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Particle-Induced X-ray Emission

Particle-Induced X-ray Emission or Proton Induced X-ray Emission (PIXE) is a technique used in the determining of the elemental make-up of a material or sample. When a material is exposed to an ion beam, atomic interactions occur that give off EM radiation of wavelengths in the x-ray part of the electromagnetic spectrum specific to an element.

Particle-induced X-ray emission (PIXE), is a powerful yet non-destructive elemental analysis technique now used routinely by geologists, archaeologists, art conservators and others to help answer questions of provenience, dating and authenticity.

Recent extensions of PIXE using tightly focused beams (down to 1 μm) gives the additional capability of microscopic analysis. This technique, called microPIXE, can be used to determine the distribution of trace elements in a wide range of samples.



Three spectra can be collected from a PIXE experiment;

  1. X-ray emission spectrum.
  2. Rutherford backscattering spectrum.
  3. Proton transmission spectrum.

X-ray Emission

Quantum theory states that orbiting electrons of an atom must occupy discrete energy levels in order to be stable. Bombardment with ions of sufficient energy (usually MeV protons) produced by an ion accelerator, will cause inner shell ionization of atoms in a specimen. Outer shell electrons drop down to replace inner shell vacancies, however only certain transitions are allowed. X-rays of a characteristic energy of the element are emitted. An energy dispersive detector is used to record and measure these X-rays.

Only elements heavier than Fluorine can be detected. The lower detection limit for a PIXE beam is given by the ability of the X-rays to pass through the window between the chamber and the X-ray detector. The upper limit is given by the ionisation cross section, the probability of the K electron shell ionisation, this is maximal when the velocity of the proton matches the velocity of the electron (10% of the speed of light), therefore 3 MeV proton beams are optimal.

Proton Backscatter

Protons can also interact with the nucleus of the atoms in the sample through elastic collisions, Rutherford backscattering, often repelling the proton at angles close to 180 degrees. The backscatter give information on the sample thickness and composition. The bulk sample properties allow for the correction of X-ray photon loss within the sample.

Proton Transmission

The transmission of protons through a sample can also be used to get information about the sample.

Protein Analysis

Protein analysis using microPIXE allow for the determination of the elemental composition of liquid and crystalline proteins. microPIXE can quantify the metal content of protein molecules with a relative accuracy of between 10% and 20%.[1]

The advantage of microPIXE is that given a protein of known sequence, The X-ray emission from sulfur can be used as an internal standard to calculate the number of metal atom per protein monomer. Because only relative concentrations are calculated there are only minimal systematic errors, and the results are totally internally consistent.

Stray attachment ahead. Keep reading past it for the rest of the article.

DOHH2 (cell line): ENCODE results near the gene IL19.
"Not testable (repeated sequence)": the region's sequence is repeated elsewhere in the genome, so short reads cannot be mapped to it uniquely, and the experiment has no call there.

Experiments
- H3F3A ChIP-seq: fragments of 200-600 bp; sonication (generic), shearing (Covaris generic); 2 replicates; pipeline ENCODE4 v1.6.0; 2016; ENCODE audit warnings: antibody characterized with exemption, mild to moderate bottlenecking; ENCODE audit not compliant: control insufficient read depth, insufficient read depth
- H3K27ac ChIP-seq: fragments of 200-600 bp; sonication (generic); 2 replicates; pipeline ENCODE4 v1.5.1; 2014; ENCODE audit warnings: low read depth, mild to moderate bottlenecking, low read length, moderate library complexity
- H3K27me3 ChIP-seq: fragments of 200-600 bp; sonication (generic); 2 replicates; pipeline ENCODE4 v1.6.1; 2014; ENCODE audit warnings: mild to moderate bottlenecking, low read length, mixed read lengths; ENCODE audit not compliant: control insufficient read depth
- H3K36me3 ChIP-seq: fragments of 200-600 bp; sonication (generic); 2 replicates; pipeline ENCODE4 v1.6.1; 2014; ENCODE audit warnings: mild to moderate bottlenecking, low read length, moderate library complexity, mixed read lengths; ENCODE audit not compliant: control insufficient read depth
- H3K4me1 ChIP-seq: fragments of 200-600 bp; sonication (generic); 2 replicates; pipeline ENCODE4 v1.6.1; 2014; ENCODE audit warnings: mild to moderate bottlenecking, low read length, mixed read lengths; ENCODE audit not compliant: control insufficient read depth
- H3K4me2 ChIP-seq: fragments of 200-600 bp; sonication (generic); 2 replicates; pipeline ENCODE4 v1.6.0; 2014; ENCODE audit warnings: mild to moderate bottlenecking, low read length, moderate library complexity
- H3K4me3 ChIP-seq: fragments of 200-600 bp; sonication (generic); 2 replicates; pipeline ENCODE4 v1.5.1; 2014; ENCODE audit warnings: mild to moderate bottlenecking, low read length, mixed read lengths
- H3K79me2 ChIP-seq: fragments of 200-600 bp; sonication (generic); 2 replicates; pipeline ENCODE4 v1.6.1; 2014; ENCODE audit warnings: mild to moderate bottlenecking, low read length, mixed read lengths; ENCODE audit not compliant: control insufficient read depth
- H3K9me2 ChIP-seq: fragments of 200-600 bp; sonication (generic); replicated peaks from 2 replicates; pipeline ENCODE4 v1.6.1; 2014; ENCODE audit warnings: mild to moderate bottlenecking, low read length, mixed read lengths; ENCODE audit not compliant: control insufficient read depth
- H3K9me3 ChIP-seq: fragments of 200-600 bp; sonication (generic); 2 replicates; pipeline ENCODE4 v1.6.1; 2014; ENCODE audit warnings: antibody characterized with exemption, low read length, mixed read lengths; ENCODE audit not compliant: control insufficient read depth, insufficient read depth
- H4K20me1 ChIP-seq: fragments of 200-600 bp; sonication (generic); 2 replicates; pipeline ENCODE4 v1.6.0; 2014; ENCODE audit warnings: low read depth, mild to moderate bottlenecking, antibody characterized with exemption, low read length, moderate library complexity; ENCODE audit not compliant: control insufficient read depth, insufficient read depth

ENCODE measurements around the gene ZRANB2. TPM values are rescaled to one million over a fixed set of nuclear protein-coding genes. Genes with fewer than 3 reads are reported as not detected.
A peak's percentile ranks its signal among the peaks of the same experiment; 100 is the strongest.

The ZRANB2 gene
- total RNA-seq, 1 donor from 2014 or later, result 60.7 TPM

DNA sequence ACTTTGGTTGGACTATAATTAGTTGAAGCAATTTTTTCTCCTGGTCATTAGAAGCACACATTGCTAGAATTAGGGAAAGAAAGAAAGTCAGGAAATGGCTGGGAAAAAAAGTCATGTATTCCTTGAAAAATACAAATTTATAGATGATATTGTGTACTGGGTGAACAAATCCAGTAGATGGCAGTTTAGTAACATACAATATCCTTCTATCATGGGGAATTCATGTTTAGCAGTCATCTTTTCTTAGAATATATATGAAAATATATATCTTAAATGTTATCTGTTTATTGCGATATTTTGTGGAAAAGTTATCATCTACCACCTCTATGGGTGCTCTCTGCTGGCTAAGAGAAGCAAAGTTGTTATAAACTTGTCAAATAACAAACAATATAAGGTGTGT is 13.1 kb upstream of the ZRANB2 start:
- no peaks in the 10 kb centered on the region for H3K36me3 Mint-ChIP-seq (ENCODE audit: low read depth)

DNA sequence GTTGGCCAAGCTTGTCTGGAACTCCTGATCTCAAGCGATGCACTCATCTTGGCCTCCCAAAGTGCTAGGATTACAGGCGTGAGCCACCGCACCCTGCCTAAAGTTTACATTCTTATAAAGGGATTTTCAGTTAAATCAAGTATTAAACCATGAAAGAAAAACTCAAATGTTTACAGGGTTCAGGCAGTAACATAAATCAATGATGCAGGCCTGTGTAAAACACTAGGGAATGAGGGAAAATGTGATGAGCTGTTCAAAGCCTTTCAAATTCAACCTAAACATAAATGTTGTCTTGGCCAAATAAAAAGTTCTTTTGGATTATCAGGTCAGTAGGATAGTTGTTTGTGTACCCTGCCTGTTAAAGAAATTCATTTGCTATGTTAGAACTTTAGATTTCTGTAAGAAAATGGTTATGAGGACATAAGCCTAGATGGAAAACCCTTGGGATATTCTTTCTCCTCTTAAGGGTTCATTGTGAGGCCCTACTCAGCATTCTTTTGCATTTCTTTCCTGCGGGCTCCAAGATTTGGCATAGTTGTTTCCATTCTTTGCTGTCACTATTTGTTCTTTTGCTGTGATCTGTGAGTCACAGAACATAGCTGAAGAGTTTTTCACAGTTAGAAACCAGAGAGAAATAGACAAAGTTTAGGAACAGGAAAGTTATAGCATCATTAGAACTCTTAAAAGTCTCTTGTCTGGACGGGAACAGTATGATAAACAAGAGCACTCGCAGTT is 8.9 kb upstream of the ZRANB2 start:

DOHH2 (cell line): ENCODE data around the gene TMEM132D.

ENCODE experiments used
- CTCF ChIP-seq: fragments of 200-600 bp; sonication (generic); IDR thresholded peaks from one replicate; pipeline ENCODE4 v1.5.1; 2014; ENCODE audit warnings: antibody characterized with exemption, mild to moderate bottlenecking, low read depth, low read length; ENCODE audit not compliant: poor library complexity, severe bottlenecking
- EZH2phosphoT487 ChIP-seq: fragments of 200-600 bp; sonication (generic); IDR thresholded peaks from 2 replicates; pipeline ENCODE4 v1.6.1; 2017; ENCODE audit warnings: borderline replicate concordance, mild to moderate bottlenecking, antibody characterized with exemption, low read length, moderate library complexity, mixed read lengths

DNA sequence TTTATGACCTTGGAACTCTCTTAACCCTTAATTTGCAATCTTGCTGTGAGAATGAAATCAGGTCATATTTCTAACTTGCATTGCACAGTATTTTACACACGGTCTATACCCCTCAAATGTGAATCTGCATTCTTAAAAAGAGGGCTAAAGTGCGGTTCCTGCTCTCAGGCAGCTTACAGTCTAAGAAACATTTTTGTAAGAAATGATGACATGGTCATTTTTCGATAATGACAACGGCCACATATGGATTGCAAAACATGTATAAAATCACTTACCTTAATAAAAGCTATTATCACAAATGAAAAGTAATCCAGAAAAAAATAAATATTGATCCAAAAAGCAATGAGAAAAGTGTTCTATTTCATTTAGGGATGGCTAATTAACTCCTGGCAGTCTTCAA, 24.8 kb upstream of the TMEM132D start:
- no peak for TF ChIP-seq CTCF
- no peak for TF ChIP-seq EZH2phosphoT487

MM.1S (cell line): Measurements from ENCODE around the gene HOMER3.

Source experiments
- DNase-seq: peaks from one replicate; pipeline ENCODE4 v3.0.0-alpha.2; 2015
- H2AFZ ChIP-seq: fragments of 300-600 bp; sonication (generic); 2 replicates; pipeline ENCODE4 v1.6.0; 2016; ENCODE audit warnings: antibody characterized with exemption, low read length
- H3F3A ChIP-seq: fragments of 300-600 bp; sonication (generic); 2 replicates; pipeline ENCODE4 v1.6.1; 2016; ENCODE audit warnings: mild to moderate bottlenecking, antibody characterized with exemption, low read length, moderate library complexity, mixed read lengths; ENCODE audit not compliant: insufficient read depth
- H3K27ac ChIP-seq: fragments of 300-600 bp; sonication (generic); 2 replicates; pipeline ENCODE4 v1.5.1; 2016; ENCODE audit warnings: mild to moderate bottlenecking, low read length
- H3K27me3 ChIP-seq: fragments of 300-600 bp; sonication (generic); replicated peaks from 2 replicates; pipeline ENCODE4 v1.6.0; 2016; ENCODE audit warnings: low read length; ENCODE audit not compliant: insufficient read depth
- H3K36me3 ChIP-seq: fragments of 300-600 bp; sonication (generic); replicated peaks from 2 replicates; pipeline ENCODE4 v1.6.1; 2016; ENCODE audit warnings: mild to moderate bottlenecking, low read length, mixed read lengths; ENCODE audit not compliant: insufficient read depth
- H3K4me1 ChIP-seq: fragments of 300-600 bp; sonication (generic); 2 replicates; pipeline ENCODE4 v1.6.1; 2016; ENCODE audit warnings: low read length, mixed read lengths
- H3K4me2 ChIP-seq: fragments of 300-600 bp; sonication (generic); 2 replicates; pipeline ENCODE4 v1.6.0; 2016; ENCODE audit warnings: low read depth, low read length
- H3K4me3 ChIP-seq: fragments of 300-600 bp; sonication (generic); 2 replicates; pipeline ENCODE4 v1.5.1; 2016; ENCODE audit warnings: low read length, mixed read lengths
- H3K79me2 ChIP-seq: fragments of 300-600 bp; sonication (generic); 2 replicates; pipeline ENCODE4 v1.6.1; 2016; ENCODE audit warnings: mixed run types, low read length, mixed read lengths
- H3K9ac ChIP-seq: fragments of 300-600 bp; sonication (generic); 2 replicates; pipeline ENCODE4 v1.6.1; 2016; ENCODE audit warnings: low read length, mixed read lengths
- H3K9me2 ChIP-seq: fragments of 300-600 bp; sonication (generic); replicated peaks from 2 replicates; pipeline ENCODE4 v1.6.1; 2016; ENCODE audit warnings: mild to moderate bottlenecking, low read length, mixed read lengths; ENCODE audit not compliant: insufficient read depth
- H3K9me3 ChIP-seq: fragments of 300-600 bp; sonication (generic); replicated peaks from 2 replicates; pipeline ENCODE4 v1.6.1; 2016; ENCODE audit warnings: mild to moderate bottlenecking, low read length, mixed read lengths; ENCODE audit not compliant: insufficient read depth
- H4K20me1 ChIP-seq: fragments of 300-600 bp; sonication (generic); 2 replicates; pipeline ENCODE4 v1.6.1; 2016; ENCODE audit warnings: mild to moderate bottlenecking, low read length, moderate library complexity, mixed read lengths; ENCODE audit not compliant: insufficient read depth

The relative concentrations of DNA to protein (and metals) can also be measured using the phosphate groups of the bases as an internal calibration.

Analysis of Data

Analysis of the data collected can be performed by the programs Dan32,[2] the front end to gupix[3][4]


In order to get a meaningful sulfur signal from the analysis, the buffer should NOT CONTAIN SULFUR, (i.e. no; BES, DDT, HEPES, MES, MOPSO or PIPES). Excessive amounts of chlorine in the buffer should also be avoided, this will overlap with the sulfur peak, KBr and NaBr are suitable alternatives.


There are many advantages to using a proton beam over an electron beam, there is less crystal charging from Bremsstrahlung radiation, although there is some from the emission of Auger electrons, there is significantly less than if the primary beam was itself an electron beam.

Due to the higher mass of protons relative to electrons, there is less lateral deflection of the beam, this is important for proton beam writing applications.


2 dimensional maps of elemental compositions can be generated by scanning the microPIXE beam across the target.

Cell / Tissue analysis

Whole cell and tissue analysis is possible using a microPIXE beam, this method is also referred to as Nuclear microscopy[citation needed].

Artifact Analysis

microPIXE is a powerful technique for the non-destructive analysis of paintings and antiques. The exact chemical properties of the material can be determined which can be useful for dating and preserving artifacts, and the exact recreation of old paints and glosses for restoration. [citation needed]

Proton Beam Writing

Proton beams can be used for writing through either the hardening of a polymer (by proton induced cross-linking), or through the degradation of a proton sensitive material. This may have important effects in the field of nanotechnology.

Notes and references

  1. ^ Garman, E.F. and Grime, G.W. Elemental analysis of proteins by microPIXE. Progress in Biophysics and Molecular Biology, vol. 89/2, October 2005, 173-205.
  2. ^ Geoffrey W Grime Dan32: recent developments in the windows interface to gupix. Tenth International Conference on Particle Induced X-ray Emission, Portoroz, Slovenia, 2004
  3. ^ J.L. Campbell, J.A. Maxwell, W.J. Teesdale, The guelph-pixe software package-II. Nucl. Instrum. Methods B, 95 407-421, 2005.
  4. ^ J.A. Maxwell, Z. Nejedly, J.L. Campbell, T.L. Hopman. The guelph pixe software package III: alternative proton database. Nucl. Instrum. Methods B, 170 193--204, 2000.
This article is licensed under the GNU Free Documentation License. It uses material from the Wikipedia article "Particle-Induced_X-ray_Emission". A list of authors is available in Wikipedia.
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